"That the commodity super cycle bubble has burst is actually good news".

Author:Moore, Darren
Position:Common Market for Eastern and Southern Africa - Interview

"That the commodity super cycle bubble has burst is actually good news"

Sindiso Ngwenya, Director General, Comesa


Comesa were one of the key drivers behind the Africa 2016 Forum and a partner in the success of the tripartite agreement signed last June in Sharm-el-Sheikh, to create a Free Trade Area with EAC and SADC. Sindiso Ngwenya, Comesa's Director General, Spoke to New African's Darren Moore.

New African: Are you happy with the progress that has been made with the tripartite agreement thus far and what does it mean in real terms for yourself and the continent now?

Sindiso Ngwenya: We are making much faster progress now, and there are several reasons for this. As you know, regional integration is essentially both an economic and political project. It requires leadership at every political level ... and at that level we are quite happy, because we have seen Comesa constantly evolve over the years.

When we are talking about Comesa, we are not only talking about the activities of the secretariat. The most important activities are coming from states' autonomous institutions. Regional integration is not going to happen because political leaders say it must happen! It will happen because it is primarily driven by the private sector, and driven by people--it must be people-driven and people-centred.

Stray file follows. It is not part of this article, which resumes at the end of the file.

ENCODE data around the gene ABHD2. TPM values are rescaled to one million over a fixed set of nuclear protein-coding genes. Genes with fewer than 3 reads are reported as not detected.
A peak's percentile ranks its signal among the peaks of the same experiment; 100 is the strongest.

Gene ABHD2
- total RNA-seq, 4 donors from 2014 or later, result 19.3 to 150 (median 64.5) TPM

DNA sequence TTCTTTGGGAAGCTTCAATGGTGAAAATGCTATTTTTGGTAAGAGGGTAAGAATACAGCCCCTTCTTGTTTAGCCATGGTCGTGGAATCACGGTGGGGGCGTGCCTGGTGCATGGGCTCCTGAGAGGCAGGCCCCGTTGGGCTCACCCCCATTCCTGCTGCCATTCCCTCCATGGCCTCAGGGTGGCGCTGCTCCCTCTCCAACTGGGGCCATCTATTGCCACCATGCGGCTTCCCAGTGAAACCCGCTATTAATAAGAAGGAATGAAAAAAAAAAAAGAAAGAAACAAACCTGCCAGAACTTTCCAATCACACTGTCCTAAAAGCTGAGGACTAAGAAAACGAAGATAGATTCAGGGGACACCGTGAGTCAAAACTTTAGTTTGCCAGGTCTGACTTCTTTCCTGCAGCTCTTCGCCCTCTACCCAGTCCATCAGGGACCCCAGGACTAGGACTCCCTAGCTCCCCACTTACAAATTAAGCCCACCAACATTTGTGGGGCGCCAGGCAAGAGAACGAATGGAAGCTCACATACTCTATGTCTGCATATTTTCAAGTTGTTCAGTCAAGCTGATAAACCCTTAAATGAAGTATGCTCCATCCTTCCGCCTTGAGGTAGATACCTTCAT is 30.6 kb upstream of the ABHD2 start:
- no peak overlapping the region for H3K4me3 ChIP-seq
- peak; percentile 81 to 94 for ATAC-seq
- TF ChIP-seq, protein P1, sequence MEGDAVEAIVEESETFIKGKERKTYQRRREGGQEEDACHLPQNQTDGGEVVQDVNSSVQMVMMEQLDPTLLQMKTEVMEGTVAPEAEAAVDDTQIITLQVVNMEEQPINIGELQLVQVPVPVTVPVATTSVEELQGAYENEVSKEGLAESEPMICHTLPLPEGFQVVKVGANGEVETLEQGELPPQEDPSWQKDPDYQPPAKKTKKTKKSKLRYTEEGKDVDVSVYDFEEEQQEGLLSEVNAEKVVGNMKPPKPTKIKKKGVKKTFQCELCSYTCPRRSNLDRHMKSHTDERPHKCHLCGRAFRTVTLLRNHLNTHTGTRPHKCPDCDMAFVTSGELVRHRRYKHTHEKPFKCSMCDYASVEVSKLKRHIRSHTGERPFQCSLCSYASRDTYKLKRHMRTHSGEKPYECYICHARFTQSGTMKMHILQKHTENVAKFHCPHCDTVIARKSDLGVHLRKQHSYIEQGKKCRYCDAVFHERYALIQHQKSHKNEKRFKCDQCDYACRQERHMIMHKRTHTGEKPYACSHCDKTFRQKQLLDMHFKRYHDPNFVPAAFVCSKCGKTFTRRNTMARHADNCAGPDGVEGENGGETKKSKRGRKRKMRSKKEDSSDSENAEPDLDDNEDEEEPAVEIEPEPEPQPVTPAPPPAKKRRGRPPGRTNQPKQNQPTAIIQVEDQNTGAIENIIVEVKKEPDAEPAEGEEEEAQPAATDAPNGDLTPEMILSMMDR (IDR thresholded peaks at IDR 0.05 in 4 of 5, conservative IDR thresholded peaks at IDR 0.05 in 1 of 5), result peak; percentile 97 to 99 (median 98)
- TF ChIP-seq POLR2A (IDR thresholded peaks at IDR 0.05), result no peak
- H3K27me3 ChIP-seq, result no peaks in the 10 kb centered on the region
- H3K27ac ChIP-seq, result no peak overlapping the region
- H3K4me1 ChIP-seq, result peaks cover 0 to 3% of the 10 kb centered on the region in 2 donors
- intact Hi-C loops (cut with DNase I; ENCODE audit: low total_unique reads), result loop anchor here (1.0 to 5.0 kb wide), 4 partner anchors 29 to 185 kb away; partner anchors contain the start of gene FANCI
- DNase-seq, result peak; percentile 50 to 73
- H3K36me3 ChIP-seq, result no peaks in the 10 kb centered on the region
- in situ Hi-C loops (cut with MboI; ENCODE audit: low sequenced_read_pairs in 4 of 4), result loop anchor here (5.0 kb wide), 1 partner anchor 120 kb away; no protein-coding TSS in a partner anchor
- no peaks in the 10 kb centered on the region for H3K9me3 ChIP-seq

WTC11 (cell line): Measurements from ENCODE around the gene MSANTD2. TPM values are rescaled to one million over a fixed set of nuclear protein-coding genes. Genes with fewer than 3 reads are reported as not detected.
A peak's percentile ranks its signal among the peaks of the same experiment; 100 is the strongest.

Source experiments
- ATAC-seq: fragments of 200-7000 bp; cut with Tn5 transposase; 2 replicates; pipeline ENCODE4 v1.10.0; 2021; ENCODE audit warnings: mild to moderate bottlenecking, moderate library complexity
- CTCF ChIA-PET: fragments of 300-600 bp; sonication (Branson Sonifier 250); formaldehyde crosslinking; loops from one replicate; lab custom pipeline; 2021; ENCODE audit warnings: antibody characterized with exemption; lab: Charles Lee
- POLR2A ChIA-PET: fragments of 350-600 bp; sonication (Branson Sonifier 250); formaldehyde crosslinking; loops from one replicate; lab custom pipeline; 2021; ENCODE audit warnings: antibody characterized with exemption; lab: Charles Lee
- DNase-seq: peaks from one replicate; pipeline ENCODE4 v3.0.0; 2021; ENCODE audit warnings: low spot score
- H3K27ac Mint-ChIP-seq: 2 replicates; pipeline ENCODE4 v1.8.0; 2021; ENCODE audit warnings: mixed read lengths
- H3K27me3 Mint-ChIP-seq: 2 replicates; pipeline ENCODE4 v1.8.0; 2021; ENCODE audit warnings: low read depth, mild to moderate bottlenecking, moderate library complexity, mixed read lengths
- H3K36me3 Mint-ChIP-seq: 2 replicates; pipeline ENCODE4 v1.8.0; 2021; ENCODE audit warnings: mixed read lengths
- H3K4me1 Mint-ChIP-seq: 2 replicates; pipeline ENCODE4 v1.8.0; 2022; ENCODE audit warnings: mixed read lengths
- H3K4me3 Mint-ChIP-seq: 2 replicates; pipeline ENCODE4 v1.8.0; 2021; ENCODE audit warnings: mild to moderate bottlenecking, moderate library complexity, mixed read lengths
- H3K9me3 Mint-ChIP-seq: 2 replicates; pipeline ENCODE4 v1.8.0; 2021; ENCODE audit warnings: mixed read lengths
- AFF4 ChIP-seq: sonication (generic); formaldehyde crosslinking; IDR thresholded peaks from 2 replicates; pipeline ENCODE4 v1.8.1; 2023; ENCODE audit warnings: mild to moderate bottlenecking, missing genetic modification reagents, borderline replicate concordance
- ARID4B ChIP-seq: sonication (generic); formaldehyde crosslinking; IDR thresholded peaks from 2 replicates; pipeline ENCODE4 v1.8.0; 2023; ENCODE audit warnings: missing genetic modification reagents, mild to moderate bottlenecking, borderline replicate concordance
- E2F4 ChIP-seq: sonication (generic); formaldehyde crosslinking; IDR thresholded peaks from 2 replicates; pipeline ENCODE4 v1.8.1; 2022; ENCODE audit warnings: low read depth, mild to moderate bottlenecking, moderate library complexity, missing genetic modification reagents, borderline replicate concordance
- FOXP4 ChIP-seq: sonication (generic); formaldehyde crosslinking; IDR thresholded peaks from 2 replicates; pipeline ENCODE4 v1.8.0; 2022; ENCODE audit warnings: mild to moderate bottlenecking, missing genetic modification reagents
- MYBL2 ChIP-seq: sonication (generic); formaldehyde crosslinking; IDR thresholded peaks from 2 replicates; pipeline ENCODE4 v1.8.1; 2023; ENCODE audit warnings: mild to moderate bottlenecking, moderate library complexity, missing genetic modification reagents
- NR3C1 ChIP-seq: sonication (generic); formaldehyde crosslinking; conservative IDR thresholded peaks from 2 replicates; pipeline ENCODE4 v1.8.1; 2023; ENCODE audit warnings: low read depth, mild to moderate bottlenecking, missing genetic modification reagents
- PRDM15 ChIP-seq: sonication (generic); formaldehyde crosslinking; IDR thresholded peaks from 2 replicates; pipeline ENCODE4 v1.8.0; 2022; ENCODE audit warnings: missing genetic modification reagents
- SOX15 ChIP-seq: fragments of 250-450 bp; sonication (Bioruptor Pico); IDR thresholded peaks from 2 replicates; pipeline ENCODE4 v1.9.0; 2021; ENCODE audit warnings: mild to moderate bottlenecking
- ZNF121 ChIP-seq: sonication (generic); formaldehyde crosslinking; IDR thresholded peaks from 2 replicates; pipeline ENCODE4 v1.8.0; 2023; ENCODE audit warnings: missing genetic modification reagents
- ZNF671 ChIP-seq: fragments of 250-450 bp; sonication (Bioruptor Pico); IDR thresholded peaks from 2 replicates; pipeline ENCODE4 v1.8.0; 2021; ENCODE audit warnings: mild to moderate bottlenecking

This is why I have three areas to tell you about where we have been successful. If you look at what I call physical connectivity--that is, in terms of roads, in terms of fibre optics, or telecoms etc., we are making progress in these areas. For example, if you take the dream of having the Cairo-Cape Town trans-African highway, this is soon going to be realised.

But then we also have the soft aspect of that connectivity. We need to have the integrated quota management systems for immigration and customs etc., so that we can do away with our [historical] legacy--which is one of the reasons why the cost of a container from Dar es Salaam, Tanzania to Zambia is $7,000, while it is only $2,000 from Milan, Italy to Dar es Salaam. Some of that cost is attributable to regulatory requirements, and we are definitely developing things in that regard; this is why we have implemented the Comesa virtual trading facility system.

We need to ensure that [different states'] institutions are not working in isolation. Rather, they need to establish linkages between their respective bureaus and ensure mutual cooperation. We need to work together...

To continue reading